• David Hackett Fischer’s seminal work on the British settlement of North America, Albion’s Seed, is an excellent overview of the four groups of settlers who colonized today’s US. In particular, he cites the outsized influence of the Putitans, who evolved into the latter-day Yankees, although that word encompasses more than a few European nationalities in 2023. In a recent conversation with my sister, I noted how similar shadow-banning and canceling were to the early Puritan practice of shunning, most notably Hawthorne’s most famously shunned protagonist, Hester Prynne. [Curated Carlos]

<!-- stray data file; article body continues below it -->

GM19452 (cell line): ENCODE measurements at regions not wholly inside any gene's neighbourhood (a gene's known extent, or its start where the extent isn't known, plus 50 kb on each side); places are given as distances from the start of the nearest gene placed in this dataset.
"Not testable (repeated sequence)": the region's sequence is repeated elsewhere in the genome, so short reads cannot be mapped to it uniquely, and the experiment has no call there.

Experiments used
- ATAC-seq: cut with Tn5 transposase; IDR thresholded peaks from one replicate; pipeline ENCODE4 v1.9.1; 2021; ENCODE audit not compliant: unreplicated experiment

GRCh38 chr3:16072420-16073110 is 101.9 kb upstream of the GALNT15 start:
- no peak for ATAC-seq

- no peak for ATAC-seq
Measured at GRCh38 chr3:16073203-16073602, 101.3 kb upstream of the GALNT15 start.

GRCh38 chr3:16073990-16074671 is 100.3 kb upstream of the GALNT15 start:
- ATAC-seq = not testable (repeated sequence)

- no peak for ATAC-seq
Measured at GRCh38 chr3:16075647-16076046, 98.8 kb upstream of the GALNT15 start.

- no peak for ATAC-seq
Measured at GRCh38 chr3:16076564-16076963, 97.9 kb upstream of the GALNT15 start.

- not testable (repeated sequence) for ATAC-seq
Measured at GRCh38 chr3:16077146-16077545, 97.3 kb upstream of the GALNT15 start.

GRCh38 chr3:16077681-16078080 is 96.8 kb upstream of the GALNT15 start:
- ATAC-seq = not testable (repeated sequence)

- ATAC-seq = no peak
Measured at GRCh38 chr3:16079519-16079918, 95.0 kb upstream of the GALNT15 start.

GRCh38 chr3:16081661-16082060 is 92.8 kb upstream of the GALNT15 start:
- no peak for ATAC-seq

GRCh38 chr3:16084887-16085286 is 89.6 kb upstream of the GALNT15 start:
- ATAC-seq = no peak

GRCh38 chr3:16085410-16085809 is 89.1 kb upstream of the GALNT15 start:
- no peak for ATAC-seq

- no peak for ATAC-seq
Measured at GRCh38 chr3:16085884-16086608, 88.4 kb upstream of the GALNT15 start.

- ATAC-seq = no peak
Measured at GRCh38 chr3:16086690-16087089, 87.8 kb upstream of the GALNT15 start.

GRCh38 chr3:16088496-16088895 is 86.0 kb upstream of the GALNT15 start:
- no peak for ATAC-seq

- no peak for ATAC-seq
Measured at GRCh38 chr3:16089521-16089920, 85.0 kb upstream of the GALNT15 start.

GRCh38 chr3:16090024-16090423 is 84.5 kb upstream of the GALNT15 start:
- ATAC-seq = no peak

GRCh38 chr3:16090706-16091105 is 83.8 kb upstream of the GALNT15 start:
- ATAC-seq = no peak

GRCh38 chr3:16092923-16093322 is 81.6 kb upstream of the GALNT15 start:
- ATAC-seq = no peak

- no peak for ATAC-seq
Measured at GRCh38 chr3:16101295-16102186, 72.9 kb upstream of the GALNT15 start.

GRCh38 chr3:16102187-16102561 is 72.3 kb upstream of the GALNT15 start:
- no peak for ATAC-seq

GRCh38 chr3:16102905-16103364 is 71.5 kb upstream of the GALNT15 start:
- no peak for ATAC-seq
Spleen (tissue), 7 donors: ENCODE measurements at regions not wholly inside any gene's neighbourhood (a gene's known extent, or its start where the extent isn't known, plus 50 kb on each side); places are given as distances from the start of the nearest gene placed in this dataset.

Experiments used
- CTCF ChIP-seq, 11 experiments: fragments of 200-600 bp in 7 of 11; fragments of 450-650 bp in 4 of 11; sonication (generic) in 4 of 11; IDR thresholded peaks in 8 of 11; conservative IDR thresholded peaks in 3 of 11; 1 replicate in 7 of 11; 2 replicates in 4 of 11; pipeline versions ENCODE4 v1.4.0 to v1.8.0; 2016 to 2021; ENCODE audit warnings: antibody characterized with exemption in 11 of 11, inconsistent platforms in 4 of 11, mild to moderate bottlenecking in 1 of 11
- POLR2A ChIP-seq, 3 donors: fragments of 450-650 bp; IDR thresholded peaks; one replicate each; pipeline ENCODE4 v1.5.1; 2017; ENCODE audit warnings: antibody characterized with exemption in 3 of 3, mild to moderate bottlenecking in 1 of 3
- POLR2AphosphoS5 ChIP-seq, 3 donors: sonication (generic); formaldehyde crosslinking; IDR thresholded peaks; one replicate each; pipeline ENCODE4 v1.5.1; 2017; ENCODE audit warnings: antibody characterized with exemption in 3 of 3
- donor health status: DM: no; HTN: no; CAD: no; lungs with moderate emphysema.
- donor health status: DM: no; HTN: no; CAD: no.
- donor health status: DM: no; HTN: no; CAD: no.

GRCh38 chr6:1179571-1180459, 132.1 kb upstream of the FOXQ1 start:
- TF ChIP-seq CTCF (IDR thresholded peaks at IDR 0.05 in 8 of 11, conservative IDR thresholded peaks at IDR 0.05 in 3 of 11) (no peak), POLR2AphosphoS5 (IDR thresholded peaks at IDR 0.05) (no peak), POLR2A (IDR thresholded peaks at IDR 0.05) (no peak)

• Build a consistent writing habit. This is a common theme of nearly every piece of writing advice (e.g.). It also matches my own experience; my ability to write improved the most when I committed to writing every week and, briefly, every day. Separately from the quality of your writing, consistency is also important for getting readers. People are less likely to subscribe to your blog, or remember to check it, if it looks like it updates very infrequently. Finally, blog posts are one of the ultimate examples of searching for outliers—the best ones are massively better than the average. And one of the best ways to improve your chances of getting an outlier is just to take lots of shots on goal. [Ben Kuhn]